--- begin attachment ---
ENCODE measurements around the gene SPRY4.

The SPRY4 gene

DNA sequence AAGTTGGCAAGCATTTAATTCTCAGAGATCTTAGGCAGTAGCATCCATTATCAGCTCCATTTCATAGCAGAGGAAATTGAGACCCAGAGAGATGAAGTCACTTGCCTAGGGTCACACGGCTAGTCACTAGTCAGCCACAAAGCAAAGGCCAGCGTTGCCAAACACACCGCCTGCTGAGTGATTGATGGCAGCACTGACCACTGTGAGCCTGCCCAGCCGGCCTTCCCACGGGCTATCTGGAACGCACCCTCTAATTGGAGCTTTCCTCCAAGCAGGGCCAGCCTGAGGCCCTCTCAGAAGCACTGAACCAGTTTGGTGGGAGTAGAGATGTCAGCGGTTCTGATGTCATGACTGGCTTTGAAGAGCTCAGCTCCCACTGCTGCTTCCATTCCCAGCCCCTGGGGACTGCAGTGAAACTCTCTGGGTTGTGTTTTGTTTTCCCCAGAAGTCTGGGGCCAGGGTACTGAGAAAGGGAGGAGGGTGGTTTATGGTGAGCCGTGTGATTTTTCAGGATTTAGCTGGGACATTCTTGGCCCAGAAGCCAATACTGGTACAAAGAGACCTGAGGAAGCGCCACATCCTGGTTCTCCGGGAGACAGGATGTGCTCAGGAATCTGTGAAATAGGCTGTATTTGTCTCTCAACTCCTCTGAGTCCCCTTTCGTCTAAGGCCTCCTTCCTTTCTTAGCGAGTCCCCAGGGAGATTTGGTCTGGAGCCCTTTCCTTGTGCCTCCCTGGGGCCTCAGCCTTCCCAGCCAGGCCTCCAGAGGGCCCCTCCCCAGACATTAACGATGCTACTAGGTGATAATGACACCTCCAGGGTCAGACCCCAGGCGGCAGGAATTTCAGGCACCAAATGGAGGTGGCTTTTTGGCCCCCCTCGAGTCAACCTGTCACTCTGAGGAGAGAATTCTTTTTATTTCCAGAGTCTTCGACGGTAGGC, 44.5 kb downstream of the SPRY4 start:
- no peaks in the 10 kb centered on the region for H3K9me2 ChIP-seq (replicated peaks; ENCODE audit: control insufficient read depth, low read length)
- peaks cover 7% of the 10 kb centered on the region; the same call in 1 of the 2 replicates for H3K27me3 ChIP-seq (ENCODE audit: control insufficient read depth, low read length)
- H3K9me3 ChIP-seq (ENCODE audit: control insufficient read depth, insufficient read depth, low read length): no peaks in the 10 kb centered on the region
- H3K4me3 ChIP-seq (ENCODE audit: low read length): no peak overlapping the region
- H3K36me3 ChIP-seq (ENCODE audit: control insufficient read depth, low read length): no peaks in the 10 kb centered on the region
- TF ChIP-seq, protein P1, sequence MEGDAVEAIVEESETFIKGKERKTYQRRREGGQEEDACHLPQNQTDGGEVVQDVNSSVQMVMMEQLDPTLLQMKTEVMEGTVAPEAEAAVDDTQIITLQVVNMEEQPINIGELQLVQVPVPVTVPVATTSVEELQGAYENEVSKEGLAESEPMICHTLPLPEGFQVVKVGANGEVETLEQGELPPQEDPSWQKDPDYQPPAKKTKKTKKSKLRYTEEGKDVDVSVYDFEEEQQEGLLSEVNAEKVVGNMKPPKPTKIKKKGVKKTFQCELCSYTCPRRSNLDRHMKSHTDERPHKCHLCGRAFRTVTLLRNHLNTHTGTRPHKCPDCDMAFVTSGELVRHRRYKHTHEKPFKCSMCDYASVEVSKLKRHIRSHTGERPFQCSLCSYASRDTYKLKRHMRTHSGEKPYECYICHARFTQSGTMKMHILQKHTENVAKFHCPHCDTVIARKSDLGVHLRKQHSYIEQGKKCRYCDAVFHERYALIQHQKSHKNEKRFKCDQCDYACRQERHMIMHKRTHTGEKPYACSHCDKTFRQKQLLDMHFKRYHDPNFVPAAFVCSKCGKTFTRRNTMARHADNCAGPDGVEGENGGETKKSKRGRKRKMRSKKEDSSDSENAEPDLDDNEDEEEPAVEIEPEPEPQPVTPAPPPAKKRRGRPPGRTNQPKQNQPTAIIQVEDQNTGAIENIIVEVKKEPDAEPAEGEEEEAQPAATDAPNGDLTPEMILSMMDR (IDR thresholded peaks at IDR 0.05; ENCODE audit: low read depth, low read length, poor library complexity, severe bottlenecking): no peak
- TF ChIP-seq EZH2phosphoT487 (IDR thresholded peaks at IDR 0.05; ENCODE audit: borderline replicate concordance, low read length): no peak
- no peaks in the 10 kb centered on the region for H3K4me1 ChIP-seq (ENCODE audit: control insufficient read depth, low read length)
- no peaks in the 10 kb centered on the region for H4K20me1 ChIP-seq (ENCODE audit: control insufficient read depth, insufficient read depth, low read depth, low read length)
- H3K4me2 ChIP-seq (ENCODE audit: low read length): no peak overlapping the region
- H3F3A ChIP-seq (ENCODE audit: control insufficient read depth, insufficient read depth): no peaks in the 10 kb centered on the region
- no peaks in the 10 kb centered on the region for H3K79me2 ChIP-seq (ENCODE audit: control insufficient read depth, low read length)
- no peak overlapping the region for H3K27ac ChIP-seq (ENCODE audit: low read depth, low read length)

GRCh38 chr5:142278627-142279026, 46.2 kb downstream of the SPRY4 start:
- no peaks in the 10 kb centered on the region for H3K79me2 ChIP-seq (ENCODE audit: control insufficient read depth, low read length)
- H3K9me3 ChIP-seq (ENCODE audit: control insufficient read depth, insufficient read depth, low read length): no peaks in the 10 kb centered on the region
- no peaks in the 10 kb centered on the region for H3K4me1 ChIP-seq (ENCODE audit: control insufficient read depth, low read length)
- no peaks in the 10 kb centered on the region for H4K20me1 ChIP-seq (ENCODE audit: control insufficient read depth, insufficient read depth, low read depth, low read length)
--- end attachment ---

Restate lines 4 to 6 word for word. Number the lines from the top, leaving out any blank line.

- no peaks in the 10 kb centered on the region for H3K9me2 ChIP-seq (replicated peaks; ENCODE audit: control insufficient read depth, low read length)
- peaks cover 7% of the 10 kb centered on the region; the same call in 1 of the 2 replicates for H3K27me3 ChIP-seq (ENCODE audit: control insufficient read depth, low read length)
- H3K9me3 ChIP-seq (ENCODE audit: control insufficient read depth, insufficient read depth, low read length): no peaks in the 10 kb centered on the region